Firelei Báez, Marie-Louise Coidavid, exiled, keeper of order, Anacaona, 2018, at the Berlin Biennale 2018
Firelei Báez, Marie-Louise Coidavid, exiled, keeper of order, Anacaona, 2018, at the Berlin Biennale 2018


We’re so proud of Firelei Báez for her contribution to this year’s Berlin Biennale! So much great coverage of her work has come out of the event. Mutual Art asked Future Generation Art Prize coordinator Björn Geldhof about exciting young artists. His response:

“Two of the absolute highlights of this year’s very interesting [Berlin] Biennale were, first, Dineo Seshee Bopape, who took over the central hall. Secondly, there was Firelei Báez, who also was shortlisted for the prize in 2017, and was noticed very strongly in Venice. She also made incredible work for the Berlin Biennale.”


Firelei Báez, 19° 36' 16.89" N, 72° 13' 6.95" W) / (52.4042° N,13.0385° E", at the Berlin Biennale 2018


Firelei Báez, at the Berlin Biennale 2018


Aljazeera offered this haunting description of Firelei’s installation:

“Firelei Baez’s works greet visitors as they enter the exhibition rooms. The two large acrylic guache-on-paper works depicting individual soldiers and armies, their green and brown khaki fading into sun-bleached, apparently empty landscapes. One of the larger works, “Index (given the ground one has to actively look away)” shows, in the foreground, a soldier with his back turned to observers, pointing a curved sabre – a grim reaper’s scythe, positioned in the stylised fencer’s pose – towards a shadowy set of silhouettes in the distance.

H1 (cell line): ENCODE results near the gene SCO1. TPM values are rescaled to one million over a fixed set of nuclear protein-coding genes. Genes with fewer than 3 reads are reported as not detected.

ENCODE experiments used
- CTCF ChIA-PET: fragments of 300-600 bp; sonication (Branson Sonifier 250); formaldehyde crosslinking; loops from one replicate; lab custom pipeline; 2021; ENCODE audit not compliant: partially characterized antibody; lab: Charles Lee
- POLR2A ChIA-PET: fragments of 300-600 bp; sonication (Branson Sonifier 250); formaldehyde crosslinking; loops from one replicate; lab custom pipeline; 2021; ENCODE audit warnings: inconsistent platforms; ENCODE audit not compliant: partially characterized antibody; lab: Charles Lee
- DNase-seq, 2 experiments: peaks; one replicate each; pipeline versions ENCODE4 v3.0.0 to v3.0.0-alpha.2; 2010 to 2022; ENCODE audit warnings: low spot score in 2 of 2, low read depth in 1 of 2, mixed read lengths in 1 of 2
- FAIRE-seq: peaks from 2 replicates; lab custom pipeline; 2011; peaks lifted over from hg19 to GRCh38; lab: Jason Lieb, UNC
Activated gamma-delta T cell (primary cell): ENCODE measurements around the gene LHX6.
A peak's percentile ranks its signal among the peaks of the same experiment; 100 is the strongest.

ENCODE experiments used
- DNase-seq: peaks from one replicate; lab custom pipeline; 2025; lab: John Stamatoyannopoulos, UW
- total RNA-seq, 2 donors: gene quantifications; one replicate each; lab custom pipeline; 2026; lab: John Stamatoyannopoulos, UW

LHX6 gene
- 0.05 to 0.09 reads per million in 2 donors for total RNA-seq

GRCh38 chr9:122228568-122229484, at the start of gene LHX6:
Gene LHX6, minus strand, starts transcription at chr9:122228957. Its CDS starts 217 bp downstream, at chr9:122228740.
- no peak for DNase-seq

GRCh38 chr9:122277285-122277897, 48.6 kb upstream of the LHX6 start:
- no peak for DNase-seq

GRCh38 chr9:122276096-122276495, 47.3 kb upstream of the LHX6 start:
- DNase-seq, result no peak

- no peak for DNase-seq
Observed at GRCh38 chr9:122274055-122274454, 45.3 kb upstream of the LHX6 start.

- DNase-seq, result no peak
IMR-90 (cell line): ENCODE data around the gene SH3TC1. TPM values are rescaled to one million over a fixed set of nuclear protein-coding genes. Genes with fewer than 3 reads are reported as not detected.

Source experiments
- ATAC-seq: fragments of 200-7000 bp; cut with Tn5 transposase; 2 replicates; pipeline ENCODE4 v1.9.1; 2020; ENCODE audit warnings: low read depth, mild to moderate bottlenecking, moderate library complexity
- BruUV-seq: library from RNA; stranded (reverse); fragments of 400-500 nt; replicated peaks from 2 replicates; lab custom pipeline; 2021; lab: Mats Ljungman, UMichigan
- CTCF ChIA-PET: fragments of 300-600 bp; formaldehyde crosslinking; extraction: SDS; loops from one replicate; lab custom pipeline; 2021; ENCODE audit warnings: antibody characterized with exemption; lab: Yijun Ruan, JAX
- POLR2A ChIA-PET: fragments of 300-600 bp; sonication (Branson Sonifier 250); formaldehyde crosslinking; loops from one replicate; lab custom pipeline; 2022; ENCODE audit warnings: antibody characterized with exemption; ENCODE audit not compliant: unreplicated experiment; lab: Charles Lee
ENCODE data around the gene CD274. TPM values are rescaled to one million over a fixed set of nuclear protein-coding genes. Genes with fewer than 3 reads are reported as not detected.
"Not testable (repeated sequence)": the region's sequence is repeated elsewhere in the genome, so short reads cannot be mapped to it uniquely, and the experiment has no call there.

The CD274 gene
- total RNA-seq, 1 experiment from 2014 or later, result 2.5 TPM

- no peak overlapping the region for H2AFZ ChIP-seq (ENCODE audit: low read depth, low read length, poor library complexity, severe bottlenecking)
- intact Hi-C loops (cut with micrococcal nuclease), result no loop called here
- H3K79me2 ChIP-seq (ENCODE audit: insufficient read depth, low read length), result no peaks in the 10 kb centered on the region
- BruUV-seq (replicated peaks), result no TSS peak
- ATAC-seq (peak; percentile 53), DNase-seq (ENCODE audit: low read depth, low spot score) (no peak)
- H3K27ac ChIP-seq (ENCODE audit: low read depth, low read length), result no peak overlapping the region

They, over there, are an unidentifiable mass of an inconvenient other, in a valley adjacent to mountains, which may, in fact, be a city of tents created for the displaced. The soldier’s back is erupting in glowing flames, oranges and yellows, and spewing a cloud of thick smoke that rises to the left of his body. It reminds us of the images of oil wells set on fire as the Iraqi army disintegrated and retreated when US and allied forces attacked them in 1990. But there are no identification marks on the soldier to align him with a particular nation; his back is turned to us, so we cannot recognise him by face.

The trim on his uniform and the washed out, mottled greens and browns of the uniforms and helmets on the figures in an adjacent large-scale work tells us that these are men doing the work of some powerful nation and its leaders – it could be any megalomaniac who has sent this army to conquer and access resources, convinced that he is in the right.”



Also, Contemporaryand recently published this wonderful article about Firelei. We are so proud of all the great things the press is saying about this extraordinarily talented artist!